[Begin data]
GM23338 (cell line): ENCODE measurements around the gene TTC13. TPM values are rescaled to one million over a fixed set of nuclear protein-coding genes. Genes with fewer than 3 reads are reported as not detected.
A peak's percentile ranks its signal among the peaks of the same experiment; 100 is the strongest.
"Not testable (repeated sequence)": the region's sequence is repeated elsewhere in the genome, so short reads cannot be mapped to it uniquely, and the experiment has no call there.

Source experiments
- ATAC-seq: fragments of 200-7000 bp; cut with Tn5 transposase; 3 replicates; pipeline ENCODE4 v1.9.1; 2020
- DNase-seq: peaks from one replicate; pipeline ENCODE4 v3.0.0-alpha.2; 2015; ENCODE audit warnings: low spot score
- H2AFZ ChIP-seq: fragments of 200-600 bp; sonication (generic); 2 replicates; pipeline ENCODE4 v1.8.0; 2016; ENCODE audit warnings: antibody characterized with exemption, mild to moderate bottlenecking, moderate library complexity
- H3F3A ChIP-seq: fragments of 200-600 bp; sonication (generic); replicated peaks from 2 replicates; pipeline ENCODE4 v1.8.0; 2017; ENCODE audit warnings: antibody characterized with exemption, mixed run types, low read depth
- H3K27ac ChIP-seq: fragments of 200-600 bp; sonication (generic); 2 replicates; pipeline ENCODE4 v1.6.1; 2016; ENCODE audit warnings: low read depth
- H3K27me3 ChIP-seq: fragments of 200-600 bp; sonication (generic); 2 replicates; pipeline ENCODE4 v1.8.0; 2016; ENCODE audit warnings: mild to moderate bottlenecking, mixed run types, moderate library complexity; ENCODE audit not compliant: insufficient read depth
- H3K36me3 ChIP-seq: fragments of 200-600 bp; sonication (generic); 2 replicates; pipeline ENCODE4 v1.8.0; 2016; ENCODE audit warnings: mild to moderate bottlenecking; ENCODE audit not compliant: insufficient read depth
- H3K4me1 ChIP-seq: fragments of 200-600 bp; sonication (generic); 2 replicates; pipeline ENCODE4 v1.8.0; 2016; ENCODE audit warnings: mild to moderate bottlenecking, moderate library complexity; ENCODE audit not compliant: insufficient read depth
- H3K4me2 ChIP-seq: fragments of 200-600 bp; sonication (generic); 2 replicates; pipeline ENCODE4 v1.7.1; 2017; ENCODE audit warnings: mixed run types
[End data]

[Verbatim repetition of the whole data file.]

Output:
GM23338 (cell line): ENCODE measurements around the gene TTC13. TPM values are rescaled to one million over a fixed set of nuclear protein-coding genes. Genes with fewer than 3 reads are reported as not detected.
A peak's percentile ranks its signal among the peaks of the same experiment; 100 is the strongest.
"Not testable (repeated sequence)": the region's sequence is repeated elsewhere in the genome, so short reads cannot be mapped to it uniquely, and the experiment has no call there.

Source experiments
- ATAC-seq: fragments of 200-7000 bp; cut with Tn5 transposase; 3 replicates; pipeline ENCODE4 v1.9.1; 2020
- DNase-seq: peaks from one replicate; pipeline ENCODE4 v3.0.0-alpha.2; 2015; ENCODE audit warnings: low spot score
- H2AFZ ChIP-seq: fragments of 200-600 bp; sonication (generic); 2 replicates; pipeline ENCODE4 v1.8.0; 2016; ENCODE audit warnings: antibody characterized with exemption, mild to moderate bottlenecking, moderate library complexity
- H3F3A ChIP-seq: fragments of 200-600 bp; sonication (generic); replicated peaks from 2 replicates; pipeline ENCODE4 v1.8.0; 2017; ENCODE audit warnings: antibody characterized with exemption, mixed run types, low read depth
- H3K27ac ChIP-seq: fragments of 200-600 bp; sonication (generic); 2 replicates; pipeline ENCODE4 v1.6.1; 2016; ENCODE audit warnings: low read depth
- H3K27me3 ChIP-seq: fragments of 200-600 bp; sonication (generic); 2 replicates; pipeline ENCODE4 v1.8.0; 2016; ENCODE audit warnings: mild to moderate bottlenecking, mixed run types, moderate library complexity; ENCODE audit not compliant: insufficient read depth
- H3K36me3 ChIP-seq: fragments of 200-600 bp; sonication (generic); 2 replicates; pipeline ENCODE4 v1.8.0; 2016; ENCODE audit warnings: mild to moderate bottlenecking; ENCODE audit not compliant: insufficient read depth
- H3K4me1 ChIP-seq: fragments of 200-600 bp; sonication (generic); 2 replicates; pipeline ENCODE4 v1.8.0; 2016; ENCODE audit warnings: mild to moderate bottlenecking, moderate library complexity; ENCODE audit not compliant: insufficient read depth
- H3K4me2 ChIP-seq: fragments of 200-600 bp; sonication (generic); 2 replicates; pipeline ENCODE4 v1.7.1; 2017; ENCODE audit warnings: mixed run types